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THE TRANSPORTATION OF GASES
171
The proper intercooler pressures for three-stage compression are: First intercooler, p = \^pizpzj second intercooler, p = v/pi^22 The minimum work done in compressing air is given by
(n-l
horsepower = 2 X 00 Ar>A — ^rpi^r   ( — I 2n   ~ 1    f°r two-stage compressors, ddjUUU n — 1         L \Pi/              J
(n — 1
and horsepower = 3 X -OQ AA~ — ^— vpii>r    ( — )  3n — 1   for three-stage compressors. oojlHJU n — 1         l_ \pij           J
_
With perfect intercooling the volumes of the cylinders should be inversely as the pressures of the air admitted to them.
Professor Lucke (" Engineering Thermodynamics") gives a numbei solving graphically many of the problems of air compression, of whic'
Abs. Pressure, Ib.per sq.'m. of Air Drawn fn» 18     17   16   15L7>4-    V5    \2    H     10    9     S.    7
4'    **>    2      1     C
7:8       9
j Pressure Ratio. I
14
15
12. J; 13
j   i rci^uvc uuniv.  t            »            I     j      I            •            |
8,000 7,200  6,400 ! 5,600   4,600  4,000   #00   2,400:1,600   SOO.      0
j        Ft.-lb.percu.fr.of Air Drawn in.         j        '               |
240                  180              _   )io-                 60                 6 H.p. per 1000 cu/ft.of Air Drawn In p^rMin.
Fio. 31.—Chart for determining the work done in single-stage air compression (Lucke).
10,400:9,600
• 30Q
very convenient one for determining the work per cubic foot and the horsepower per 1,000 cu. ft. of free air compressed in a single stage to any pressure up to 15 times its initial pressure and for various kinds of compression curves from the isothermal to the adiabatic.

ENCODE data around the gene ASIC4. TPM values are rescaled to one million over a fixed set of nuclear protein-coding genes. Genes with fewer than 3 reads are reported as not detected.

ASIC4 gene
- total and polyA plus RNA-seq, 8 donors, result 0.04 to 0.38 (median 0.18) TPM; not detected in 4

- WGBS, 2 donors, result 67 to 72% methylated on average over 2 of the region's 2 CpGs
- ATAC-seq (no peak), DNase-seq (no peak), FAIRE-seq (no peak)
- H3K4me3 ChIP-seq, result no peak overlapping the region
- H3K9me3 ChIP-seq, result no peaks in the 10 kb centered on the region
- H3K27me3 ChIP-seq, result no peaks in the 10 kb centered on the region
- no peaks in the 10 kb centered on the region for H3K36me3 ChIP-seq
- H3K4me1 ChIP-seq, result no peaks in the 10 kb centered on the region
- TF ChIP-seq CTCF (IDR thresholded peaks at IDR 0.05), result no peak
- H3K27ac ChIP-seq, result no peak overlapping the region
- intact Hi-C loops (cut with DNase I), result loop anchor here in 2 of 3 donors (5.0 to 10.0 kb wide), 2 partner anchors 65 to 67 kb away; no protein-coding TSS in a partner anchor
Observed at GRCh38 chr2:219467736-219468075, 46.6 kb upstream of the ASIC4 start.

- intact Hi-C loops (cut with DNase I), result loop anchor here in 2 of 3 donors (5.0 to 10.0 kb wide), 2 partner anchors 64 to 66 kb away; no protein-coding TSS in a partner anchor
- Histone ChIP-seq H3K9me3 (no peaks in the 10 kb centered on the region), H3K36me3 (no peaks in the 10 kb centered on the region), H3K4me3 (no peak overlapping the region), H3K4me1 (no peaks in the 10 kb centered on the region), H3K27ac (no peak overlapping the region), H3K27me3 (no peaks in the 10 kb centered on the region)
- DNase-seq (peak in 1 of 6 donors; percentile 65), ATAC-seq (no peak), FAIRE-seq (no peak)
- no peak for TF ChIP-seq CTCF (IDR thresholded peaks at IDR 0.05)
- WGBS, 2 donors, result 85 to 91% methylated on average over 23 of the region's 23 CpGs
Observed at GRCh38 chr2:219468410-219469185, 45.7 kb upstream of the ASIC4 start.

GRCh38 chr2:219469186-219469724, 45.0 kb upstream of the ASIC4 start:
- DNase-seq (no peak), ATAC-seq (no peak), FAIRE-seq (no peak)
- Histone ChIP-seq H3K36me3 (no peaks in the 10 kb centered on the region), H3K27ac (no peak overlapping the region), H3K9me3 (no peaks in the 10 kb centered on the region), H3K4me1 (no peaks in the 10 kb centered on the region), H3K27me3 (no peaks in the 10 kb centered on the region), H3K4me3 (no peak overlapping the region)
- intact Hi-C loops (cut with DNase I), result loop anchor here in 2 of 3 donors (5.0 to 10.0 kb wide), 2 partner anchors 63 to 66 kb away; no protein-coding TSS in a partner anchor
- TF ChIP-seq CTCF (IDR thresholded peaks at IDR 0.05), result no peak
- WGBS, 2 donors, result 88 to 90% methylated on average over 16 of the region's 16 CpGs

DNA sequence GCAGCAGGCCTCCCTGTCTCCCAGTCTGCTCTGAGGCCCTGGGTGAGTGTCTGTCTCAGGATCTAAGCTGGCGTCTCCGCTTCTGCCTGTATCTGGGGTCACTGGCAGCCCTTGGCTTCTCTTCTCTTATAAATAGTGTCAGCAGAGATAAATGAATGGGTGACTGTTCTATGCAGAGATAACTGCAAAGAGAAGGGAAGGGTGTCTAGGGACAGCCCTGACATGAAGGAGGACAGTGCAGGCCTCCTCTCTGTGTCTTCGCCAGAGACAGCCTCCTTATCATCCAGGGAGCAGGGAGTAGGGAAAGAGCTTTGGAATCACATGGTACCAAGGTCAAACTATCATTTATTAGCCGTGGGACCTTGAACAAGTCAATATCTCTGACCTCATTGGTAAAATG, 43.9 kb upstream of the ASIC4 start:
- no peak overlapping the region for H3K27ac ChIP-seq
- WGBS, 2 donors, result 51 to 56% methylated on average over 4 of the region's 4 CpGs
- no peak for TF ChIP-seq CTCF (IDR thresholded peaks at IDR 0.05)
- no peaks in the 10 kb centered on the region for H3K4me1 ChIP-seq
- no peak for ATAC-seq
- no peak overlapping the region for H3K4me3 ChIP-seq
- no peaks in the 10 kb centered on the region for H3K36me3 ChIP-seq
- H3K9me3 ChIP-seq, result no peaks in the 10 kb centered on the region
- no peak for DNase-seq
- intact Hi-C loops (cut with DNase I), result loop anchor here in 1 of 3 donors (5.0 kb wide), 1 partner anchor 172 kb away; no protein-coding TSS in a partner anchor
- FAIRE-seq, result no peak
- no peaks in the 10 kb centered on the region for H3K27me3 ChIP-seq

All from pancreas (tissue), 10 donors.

In Fig. 31 the diagonal lines represent various absolute pressures for the free air drawn in and the curved lines apply to various kinds of compression curves. The lower horizontal scale gives pressure ratios, work and horsepower. In using the curves follow vertically from the pressure ratio to the n curve, horizontally to the inlet pressure lino and vertically downward to the horizontal axis where the work and horsepower may be read. For example, if the compression ratio is 6, the compression curve follows the equation piVi1^ = TwV'4, and the free air is at 14.7 Ib. per square inch absolute, there will be required 4,960 ft.-lb. of work per cubic foot of free air compressed, or 152 hp. per 1,000 cu. ft. of free air per minute.
If the compression for the same pressure range (or to 88.2 Ib. per square inch absolute) had followed the isothermal compression curve it would have required 3,880 ft.-lb. of work per cubic foot, or 120 hp. per 1,000 cu. ft. per minute.
Figure 31 enables calculations to be made for work and horsepower for two- and three-stage compression, when used in connection with Fig. 31. The dotted lines represent two-stage and the full lines three-stage compression, and are marked according